Rimoldi’s wayward recital proves a mixed bag at Miami Piano Festival

By Lawrence Budmen

Emanuel Rimoldi performed Friday night at the MIami International Piano Festival.

Emanuel Rimoldi performed Friday night at the Miami International Piano Festival.

Emanuel Rimoldi made his American debut at the Miami International Piano Festival’s Discovery Series on Friday night, playing works by Bach, Schumann, Rachmaninoff and Liszt at the Colony Theater in Miami Beach. Yet the young Italian pianist proved to be something of an enigma.

Rimoldi boasts a stellar technical arsenal. He can play with accuracy at the most extreme speeds and his dynamic palette ranges to the most varied degrees of softness. His interpretive perspective, however, can be quirky, and sometimes wayward. He fared best in quiet, lyrical pieces where his sensitive touch was on display.

Rimoldi opened with a modernist reading of Bach’s Chromatic Fantasy and Fugue. This was definitely pianistic Bach, eschewing any attempt to adapt the registrations or limited dynamic range of the harpsichord to the modern instrument. After an initially deliberate reading of the fantasy, inner voicing in the fugue was clear with the rhythm lilting and vigorous.

Schumann’s Humoreske in B-flat Major displayed Rimoldi’s impressive technical control. He managed to capture much of Schumann’s widely divergent changes of mood and emotion. Rimoldi sensitively etched the songlike opening and later repetitions of the theme were nicely varied in color and articulation. While there were moments of poetry and eloquence, the contrasts between slow and fast sections was, at times, jarring with the rapid movements sounding too breathless. In climaxes Rimoldi’s volume could also turn excessive.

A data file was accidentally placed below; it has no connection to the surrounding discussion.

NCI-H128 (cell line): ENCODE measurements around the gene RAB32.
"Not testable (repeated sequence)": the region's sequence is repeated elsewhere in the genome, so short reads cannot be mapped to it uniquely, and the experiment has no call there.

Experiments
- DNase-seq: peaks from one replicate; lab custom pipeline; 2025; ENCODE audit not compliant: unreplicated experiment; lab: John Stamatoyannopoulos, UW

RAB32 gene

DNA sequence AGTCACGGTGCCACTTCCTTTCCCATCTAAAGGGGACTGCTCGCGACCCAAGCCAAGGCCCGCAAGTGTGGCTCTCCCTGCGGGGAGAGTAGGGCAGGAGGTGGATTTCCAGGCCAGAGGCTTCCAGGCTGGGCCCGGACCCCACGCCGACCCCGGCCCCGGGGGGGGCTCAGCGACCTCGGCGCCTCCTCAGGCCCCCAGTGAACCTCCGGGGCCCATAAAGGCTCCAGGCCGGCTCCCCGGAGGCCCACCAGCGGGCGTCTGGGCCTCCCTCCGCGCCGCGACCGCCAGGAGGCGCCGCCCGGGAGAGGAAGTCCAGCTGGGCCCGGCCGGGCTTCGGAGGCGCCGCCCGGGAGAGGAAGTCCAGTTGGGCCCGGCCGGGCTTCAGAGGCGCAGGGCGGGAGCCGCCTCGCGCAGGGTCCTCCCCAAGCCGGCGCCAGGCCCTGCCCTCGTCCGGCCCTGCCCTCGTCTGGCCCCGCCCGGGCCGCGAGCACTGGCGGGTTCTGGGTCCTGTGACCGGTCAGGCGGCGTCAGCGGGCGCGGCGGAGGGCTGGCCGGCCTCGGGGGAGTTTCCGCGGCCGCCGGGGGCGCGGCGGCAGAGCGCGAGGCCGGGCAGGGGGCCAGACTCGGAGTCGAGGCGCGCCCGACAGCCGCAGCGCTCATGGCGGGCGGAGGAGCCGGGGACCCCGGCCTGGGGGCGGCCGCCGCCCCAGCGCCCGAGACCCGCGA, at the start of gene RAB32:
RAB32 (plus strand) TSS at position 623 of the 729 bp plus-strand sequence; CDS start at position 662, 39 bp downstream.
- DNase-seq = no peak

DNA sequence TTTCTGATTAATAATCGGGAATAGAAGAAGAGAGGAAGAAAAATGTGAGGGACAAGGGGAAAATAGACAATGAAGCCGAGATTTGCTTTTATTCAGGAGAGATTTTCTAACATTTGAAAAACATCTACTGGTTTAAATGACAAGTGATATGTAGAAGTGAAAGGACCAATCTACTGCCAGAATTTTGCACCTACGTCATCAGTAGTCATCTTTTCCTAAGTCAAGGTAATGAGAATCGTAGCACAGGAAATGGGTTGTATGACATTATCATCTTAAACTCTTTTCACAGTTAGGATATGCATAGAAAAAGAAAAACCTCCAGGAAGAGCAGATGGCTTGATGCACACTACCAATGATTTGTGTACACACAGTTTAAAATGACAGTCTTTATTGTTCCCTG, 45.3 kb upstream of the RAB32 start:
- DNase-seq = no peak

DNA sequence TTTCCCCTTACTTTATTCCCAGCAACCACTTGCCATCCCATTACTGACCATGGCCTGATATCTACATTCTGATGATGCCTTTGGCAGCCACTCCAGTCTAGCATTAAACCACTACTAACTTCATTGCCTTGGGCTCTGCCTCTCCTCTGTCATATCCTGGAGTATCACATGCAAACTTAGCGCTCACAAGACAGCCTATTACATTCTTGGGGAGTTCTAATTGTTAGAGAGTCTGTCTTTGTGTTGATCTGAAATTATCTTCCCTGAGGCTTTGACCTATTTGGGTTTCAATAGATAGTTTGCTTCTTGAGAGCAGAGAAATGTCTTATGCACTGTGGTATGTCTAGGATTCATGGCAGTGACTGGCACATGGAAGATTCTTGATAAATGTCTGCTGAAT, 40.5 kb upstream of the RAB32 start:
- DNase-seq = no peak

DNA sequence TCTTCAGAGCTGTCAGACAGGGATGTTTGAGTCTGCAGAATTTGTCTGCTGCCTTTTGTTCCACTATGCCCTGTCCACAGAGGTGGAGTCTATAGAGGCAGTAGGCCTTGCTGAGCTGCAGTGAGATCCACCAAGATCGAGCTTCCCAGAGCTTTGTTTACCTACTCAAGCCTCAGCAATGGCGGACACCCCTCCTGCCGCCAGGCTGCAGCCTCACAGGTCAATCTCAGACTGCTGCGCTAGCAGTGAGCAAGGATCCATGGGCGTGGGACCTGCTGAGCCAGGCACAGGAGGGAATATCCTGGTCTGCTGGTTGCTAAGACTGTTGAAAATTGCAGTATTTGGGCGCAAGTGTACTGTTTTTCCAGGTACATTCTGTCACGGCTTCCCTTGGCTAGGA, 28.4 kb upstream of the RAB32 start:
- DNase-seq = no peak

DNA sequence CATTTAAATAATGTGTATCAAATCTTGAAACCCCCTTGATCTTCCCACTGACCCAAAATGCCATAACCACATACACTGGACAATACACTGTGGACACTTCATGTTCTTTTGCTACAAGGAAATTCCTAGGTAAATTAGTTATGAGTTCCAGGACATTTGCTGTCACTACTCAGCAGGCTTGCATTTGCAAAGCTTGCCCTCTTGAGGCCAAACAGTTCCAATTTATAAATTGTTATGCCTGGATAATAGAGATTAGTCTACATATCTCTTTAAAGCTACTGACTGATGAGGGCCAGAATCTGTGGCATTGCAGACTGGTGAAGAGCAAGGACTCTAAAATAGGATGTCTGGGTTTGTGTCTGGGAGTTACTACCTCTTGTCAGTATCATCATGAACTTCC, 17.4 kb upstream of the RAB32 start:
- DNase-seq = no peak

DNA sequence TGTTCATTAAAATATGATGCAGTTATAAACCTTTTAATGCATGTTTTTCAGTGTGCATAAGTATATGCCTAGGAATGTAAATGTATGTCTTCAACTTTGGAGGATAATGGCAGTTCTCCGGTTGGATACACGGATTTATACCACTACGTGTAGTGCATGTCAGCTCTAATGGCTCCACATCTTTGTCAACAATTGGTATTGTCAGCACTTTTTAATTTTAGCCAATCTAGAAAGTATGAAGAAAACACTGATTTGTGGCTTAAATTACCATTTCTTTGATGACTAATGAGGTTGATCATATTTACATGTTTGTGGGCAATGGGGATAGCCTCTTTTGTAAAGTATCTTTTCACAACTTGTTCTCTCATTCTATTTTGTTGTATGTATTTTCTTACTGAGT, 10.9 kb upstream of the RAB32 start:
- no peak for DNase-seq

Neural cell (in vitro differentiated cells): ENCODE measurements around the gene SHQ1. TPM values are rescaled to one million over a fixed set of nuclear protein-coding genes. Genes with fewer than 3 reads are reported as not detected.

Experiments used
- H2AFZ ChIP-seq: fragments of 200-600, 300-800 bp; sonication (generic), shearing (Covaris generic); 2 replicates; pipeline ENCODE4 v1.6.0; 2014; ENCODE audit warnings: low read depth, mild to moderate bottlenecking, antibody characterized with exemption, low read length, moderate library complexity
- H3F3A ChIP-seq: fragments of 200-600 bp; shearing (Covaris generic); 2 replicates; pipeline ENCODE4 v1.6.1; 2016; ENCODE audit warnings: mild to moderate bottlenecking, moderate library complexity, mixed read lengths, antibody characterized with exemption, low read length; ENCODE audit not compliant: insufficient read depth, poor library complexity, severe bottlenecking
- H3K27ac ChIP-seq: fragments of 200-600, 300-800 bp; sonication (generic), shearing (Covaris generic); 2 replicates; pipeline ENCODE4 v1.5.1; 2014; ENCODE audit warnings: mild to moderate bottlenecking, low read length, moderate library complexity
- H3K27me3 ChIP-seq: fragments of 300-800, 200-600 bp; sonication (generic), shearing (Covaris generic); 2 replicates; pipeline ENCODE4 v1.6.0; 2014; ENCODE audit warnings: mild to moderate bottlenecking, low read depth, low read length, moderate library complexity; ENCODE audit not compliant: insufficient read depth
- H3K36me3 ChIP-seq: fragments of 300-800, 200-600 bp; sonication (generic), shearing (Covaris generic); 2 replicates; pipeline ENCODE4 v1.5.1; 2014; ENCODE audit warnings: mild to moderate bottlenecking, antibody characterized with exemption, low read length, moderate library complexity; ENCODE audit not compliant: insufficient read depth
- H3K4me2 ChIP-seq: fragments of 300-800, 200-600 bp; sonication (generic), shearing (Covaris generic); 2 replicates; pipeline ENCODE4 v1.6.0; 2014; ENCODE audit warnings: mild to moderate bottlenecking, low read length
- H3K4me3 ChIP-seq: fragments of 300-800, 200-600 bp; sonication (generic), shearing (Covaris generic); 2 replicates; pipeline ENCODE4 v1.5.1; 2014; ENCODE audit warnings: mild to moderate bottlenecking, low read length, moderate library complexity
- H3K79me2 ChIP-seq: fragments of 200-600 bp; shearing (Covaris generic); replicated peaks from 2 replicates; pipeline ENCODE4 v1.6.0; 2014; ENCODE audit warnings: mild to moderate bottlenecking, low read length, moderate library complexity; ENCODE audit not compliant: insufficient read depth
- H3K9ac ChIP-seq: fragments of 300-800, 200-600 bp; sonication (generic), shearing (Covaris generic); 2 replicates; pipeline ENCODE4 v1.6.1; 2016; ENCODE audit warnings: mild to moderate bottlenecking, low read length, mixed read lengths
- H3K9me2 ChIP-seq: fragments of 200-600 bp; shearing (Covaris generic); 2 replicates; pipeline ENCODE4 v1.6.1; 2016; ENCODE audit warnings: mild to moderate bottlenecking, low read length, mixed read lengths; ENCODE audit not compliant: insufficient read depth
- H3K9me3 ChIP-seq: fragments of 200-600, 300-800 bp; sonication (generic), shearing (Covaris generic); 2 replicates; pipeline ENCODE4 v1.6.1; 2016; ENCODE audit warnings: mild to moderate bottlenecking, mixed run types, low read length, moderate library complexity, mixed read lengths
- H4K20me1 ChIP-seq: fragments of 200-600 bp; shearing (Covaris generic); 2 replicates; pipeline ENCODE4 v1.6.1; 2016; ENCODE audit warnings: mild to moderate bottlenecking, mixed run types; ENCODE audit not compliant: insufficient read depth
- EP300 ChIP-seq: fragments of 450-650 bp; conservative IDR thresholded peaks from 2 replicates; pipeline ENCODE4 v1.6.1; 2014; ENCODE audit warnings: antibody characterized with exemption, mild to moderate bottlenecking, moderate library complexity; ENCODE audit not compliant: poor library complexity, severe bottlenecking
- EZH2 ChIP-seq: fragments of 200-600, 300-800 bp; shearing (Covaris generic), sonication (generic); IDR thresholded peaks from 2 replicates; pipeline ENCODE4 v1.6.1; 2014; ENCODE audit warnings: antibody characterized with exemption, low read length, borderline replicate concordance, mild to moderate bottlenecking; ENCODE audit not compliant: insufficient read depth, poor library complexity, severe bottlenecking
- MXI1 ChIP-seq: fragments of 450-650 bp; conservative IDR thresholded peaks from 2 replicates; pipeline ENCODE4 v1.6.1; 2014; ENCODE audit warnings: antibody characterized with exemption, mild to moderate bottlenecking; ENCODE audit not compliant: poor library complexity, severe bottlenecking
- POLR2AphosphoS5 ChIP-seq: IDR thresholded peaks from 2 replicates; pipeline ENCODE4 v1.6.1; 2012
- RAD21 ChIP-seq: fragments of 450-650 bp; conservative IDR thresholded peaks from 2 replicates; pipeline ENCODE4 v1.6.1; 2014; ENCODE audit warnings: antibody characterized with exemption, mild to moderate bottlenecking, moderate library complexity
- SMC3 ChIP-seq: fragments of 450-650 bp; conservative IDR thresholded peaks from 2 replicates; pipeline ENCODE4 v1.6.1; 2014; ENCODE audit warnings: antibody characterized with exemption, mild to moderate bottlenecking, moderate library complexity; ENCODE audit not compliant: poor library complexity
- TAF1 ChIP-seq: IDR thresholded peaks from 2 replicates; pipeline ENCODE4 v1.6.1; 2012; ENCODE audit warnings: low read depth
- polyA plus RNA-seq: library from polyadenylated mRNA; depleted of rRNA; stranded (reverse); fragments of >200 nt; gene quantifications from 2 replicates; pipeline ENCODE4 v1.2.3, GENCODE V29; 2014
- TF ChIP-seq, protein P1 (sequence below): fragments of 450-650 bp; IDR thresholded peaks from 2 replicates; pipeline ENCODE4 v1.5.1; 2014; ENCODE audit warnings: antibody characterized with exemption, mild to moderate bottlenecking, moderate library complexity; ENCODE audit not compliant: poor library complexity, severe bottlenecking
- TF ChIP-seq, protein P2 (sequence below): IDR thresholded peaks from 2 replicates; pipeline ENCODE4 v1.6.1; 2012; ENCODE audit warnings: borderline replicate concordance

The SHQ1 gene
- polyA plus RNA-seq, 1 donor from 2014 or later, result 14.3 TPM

Liszt’s transcription of the temple dance and final duet from Verdi’s Aida was more attuned to Rimoldi’s sensibilities. In the pseudo-Oriental ballet music, there were nice contrasts of dynamics and coloration. The whirling figures over the melody of the farewell duet and the Lisztian buildup of volume and tension were dispatched with emphatic aplomb.

Rachmaninoff’s 10 Preludes, Op. 23, showcased both Rimoldi’s eccentricities and strengths. In the opening F-sharp minor prelude, he captured the piece’s moody aura but tended to pull phrases apart. The B-flat Major prelude emerged overwrought and exaggerated and the famous G minor Alla marcia was very fast with the contrasting central episode taken at an extremely slow clip. In the A-flat Major vignette, Rachmaninoff’s surging melodic pattern was almost unrecognizable, dwarfed by Rimoldi’s overly emphatic overlay of accompanying figurations.

Despite a very slow tempo, there was depth of feeling in the flowing Andante cantabile of the Prelude in D Major. Rimoldi brought lightness and verve to the penultimate Presto in B-flat minor. Hei can produce a singing line and lovely pianissimos and, In the final Largo, he brought out the melodic patterns with great beauty. Works that abound in lyricism and tonal shadings seem to bring out the best in this pianist.

The Miami International Piano Festival continues 7:45 p.m. Saturday at the Colony Theater in Miami Beach with Luigi Carroccia playing the Bach-Busoni Choral Prelude “Ich ruf zu dir,” Scriabin’s Sonata No. 3, Rachmaninoff’s 4 Preludes, Op. 23 and Chopin’s Barcarolle, Polonaise-Fantasy and Nocturne, Op. 62. miamipianofest.com

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Sat May 14, 2016
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